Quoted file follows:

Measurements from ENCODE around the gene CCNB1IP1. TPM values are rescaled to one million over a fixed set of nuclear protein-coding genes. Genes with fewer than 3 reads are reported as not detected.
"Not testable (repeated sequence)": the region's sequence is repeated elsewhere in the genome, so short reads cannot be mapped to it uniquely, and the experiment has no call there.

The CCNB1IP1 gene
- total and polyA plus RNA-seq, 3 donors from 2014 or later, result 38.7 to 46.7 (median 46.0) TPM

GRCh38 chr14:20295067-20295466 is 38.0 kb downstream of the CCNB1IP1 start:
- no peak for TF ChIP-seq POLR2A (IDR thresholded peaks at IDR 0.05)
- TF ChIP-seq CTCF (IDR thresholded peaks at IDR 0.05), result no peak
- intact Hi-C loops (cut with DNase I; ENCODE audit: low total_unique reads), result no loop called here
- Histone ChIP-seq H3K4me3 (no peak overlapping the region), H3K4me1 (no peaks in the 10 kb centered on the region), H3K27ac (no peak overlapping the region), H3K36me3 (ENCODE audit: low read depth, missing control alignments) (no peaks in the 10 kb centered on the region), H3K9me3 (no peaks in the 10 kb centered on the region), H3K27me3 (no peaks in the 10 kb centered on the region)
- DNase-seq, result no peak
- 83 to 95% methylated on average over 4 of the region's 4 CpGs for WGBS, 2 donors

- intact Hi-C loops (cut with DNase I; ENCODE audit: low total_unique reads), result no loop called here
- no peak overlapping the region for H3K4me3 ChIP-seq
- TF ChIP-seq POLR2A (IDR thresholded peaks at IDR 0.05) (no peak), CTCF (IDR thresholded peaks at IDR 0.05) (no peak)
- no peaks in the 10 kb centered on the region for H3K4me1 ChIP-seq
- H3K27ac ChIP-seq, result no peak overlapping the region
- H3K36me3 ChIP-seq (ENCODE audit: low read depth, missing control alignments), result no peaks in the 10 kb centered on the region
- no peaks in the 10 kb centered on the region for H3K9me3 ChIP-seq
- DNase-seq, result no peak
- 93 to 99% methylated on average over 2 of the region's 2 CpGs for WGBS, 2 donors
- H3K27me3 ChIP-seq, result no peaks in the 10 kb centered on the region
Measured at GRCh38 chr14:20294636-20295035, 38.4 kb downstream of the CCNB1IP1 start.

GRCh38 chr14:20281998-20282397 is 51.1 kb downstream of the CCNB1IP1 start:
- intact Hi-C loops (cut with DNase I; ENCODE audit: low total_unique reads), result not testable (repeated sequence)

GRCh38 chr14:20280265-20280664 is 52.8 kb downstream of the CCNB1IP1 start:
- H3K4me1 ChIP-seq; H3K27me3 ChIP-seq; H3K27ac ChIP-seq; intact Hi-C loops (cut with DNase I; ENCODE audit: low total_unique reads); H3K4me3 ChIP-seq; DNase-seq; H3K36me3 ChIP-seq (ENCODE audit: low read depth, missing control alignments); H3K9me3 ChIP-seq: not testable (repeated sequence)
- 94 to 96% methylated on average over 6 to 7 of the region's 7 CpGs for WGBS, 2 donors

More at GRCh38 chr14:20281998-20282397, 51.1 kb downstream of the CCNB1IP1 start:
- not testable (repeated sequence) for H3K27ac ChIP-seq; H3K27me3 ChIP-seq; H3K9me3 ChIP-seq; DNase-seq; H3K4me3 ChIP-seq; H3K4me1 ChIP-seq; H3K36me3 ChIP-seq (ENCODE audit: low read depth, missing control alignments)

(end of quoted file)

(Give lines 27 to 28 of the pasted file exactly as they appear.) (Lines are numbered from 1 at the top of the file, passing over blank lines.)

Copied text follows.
- 94 to 96% methylated on average over 6 to 7 of the region's 7 CpGs for WGBS, 2 donors

More at GRCh38 chr14:20281998-20282397, 51.1 kb downstream of the CCNB1IP1 start: